“Back in the day” – this phrase causes my 17-year-old daughter to roll her eyes, assume the “I don’t want to hear this” pose, and begin scrolling through the songs on her iPhone. Anyway, back in the day when I was in college, unpaid internships were plentiful and filled with hours of filing, running to the bank and post office, and other mundane tasks. As an immediate reward, I received a glowing reference letter which I proudly included with dozens, if not hundreds of job applications. Looking back I now realize there were a number of rewards; valuable life lessons like the importance of personal and professional responsibility, teamwork, independence, time and task management, interpersonal communication skills, and especially humility.
If you currently have, or are considering an unpaid internship program, a complete understanding of the federal requirements, as well as any requirements imposed by the states where the interns are located, is vital for compliance and the overall success of the program. My goal for this article is to provide information on some of the more difficult and restrictive regulatory requirements.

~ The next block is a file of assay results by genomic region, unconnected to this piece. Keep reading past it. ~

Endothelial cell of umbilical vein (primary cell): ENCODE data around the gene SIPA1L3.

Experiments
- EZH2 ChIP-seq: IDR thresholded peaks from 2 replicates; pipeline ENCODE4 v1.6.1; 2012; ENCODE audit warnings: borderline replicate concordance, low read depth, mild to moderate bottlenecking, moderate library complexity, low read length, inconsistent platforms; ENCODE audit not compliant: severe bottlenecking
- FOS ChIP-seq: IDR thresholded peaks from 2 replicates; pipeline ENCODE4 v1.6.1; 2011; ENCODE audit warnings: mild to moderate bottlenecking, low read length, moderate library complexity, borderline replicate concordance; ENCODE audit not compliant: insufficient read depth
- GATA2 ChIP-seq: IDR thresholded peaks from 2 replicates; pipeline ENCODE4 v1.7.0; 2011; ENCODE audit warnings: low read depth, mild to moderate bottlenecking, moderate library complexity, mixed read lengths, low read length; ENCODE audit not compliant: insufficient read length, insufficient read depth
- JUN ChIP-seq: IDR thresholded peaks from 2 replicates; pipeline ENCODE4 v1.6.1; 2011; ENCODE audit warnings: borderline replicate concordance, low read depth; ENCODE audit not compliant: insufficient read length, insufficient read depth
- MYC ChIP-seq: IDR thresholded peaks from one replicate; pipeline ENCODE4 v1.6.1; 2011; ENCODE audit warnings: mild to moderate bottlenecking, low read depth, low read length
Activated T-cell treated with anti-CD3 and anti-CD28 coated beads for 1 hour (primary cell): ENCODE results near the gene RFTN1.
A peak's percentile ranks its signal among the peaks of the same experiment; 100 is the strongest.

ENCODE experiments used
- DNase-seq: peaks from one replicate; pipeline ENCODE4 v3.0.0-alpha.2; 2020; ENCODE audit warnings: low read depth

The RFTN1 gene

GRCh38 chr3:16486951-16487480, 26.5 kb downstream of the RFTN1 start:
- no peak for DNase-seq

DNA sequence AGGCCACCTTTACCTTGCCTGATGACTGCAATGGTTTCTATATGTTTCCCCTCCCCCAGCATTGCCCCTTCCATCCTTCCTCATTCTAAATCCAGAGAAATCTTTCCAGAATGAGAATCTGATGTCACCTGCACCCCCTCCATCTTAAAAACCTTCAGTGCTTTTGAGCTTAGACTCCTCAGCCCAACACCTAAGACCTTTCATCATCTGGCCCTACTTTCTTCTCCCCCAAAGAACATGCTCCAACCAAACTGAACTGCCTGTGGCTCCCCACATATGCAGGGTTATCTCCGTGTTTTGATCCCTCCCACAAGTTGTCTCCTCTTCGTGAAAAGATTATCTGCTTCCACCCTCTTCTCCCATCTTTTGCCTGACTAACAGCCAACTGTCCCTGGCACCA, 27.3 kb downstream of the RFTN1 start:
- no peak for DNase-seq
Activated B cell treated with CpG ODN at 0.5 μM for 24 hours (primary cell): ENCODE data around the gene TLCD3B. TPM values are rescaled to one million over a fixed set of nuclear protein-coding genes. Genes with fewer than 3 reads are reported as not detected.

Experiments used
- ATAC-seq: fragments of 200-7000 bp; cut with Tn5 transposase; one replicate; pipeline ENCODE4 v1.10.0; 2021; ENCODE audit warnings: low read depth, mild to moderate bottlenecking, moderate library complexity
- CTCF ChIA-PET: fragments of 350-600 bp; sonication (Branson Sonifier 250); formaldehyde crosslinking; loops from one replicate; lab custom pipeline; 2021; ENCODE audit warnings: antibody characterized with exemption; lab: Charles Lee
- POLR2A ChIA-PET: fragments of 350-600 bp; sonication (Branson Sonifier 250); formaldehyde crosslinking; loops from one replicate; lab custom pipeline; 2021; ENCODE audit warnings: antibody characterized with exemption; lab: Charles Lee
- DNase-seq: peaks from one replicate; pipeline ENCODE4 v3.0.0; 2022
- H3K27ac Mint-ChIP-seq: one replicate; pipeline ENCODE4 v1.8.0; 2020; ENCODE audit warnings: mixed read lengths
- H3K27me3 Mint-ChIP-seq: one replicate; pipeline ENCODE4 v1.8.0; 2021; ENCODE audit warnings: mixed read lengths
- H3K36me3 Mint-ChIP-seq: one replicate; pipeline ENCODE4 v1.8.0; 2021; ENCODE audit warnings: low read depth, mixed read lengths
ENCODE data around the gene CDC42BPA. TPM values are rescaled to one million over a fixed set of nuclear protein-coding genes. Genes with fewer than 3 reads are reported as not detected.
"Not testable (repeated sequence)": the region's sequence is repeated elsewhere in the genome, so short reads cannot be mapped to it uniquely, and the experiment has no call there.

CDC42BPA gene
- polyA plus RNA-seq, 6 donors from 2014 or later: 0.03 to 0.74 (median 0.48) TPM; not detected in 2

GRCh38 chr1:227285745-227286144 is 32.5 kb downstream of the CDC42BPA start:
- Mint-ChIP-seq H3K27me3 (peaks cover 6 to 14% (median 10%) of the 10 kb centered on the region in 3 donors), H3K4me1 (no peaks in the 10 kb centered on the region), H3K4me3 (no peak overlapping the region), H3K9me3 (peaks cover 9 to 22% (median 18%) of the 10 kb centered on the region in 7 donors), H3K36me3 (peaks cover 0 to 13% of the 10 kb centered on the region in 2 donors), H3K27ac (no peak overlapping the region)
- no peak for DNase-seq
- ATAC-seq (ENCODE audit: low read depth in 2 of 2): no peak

On July 7, 2014, Governor Cuomo publicly signed the Compassionate Care Act (the “Act”) (officially signed on July 5, 2014, following weeks of closed-door negotiations between the Governor and a number of legislators) legalizing limited use of medical marijuana in New York State. Because I hadn’t seen or heard much about this important legislation, I was interested to know how many clients, attorneys, and friends missed the news on this one. Based on my extremely unscientific poll, only about 25 percent of those contacted knew anything about the Compassionate Care Act. [Note: For the purposes of this article, I am focusing on areas of the Act that may have the greatest impact on the employment relationship. For a more comprehensive understanding, you may view the entire law by visiting the New York Assembly webpage and search for bill A06357.]
The Compassionate Care Act makes New York the 23rd state to enact a medical marijuana law. However, this is not your typical, “Dr. dude…give me a prescription so I can light up” law. In fact, many are calling it one of the most complex and restrictive medical marijuana laws in the nation. From the start it’s clear this law will have much broader implications for employers, and their covered employees, than merely legalizing a substance for the treatment of specific medical conditions.Continue reading